Nineteen Eighty-Four (1984)
★★★★ / ★★★★
Despite living in a totalitarian state where independent thought is considered a crime, Winston Smith (John Hurt), whose job is to edit newspaper articles in accordance to what the Party tells him to alter, thereby rewriting history, keeps a journal, most of the time hidden behind a wall of his sleeping area, of his supposed transgressions. He is fully aware that if he were to get caught by the Thought Police, punishment would be severe.
Written and directed by Michael Radford, “Nineteen Eighty-Four” is an enveloping shroud of misery, a vision of a future so hopeless and fully realized that it is almost like we are Smith, hovering from above during his every day yearning to break out of the passionless routine.
It is appropriate that the color scheme of the picture looks denatured. Although we see colors that pop out against the boring gray, such as tranquil blue and celebratory red, they are more or less suppressed, muted as if even a color standing out can be considered by the state as a crime. When we are allowed to look inside Smith’s dreams and fantasies, we feast our eyes on verdant green but is almost always interrupted by an unpleasant thing—almost as if we were a part of a behavior modification program.
The dialogue is minimal but it is used in great effect. Since Oceania’s citizens are expected to behave like toy robots, the way they move collectively communicates more than lines being uttered. In the first scene, for instance, although people yell various proclamations and profanities at the screen, more attention is paid to the fact that they are in rage as a group. The anger is communicated not only in the sounds produced by their larynx but in the fire smoldering in their eyes and their potential to perform mass violence.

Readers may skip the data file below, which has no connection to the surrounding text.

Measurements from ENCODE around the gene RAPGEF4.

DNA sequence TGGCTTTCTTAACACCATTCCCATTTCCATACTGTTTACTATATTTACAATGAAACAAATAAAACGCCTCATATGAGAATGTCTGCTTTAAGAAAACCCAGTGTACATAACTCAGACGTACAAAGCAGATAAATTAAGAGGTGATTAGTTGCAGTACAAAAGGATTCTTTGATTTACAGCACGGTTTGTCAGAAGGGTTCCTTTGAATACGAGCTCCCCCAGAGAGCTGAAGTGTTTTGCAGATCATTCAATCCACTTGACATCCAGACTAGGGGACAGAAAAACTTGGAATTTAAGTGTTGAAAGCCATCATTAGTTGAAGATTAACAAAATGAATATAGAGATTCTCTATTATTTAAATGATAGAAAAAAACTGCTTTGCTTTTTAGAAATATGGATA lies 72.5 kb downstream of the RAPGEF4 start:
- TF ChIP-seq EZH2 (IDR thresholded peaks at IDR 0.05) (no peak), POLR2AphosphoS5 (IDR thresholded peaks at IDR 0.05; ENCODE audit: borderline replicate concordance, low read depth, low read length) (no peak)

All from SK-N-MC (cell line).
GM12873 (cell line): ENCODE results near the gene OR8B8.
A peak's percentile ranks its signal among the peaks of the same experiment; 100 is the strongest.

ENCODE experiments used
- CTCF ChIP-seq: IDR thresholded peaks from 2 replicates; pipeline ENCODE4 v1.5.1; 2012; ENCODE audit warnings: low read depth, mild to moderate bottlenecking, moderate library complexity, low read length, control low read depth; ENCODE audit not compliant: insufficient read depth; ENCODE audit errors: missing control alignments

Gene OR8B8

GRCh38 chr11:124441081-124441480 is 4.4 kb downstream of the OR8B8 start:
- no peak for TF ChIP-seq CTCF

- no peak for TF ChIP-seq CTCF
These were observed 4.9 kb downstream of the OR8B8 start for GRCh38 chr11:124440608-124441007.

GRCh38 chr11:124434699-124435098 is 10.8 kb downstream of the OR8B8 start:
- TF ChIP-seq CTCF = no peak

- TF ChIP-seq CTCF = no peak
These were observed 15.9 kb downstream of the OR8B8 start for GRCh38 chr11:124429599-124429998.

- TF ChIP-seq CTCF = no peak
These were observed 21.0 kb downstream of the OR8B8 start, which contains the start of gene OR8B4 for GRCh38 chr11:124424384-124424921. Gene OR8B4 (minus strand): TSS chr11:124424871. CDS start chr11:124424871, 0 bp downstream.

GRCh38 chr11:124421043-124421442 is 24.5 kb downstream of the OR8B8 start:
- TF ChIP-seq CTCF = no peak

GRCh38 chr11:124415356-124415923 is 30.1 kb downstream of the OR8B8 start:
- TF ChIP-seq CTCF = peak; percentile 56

Conversely, when the picture does turn to one-on-one conversations between Smith and Julia (Suzanna Hamilton), his lover; Smith and O’Brien (Richard Burton), a member of the Inner Party who takes an interest in Smith’s work; and Smith and Mr. Charrington (Cyril Cusack), owner of the pawnshop Smith visits frequently in search for remnants of the past that provides him evanescent hope, the interactions are filled to the brim with paranoia of getting caught. Hearing them speak at times feels like deciphering code. Although they use words we can easily understand, the intentions behind them are often obfuscated. It makes creates a taut and compelling experience because not only do we wonder how much the other really knows, we also cannot help but wish for Smith to be smart enough not to assume.
Based on the novel by George Orwell, “1984” may have messages about love but they are not lessons we come to expect. Love is used as an act of rebellion and to serve as reminder of one’s fading humanity, not for the sake of making us feel good. Although some may spit at the film’s several full-frontal nudity, it is never exploitative. In fact, it is very appropriate given that choosing to be naked in front of someone—and in front us an audience—accomplishes two things: a message of self-empowerment within the film’s context as well as a critique against groups nowadays that are too quick to jump into the idea that all nudity is some sort of a moral crime without putting into consideration a work’s artistic intent or merit.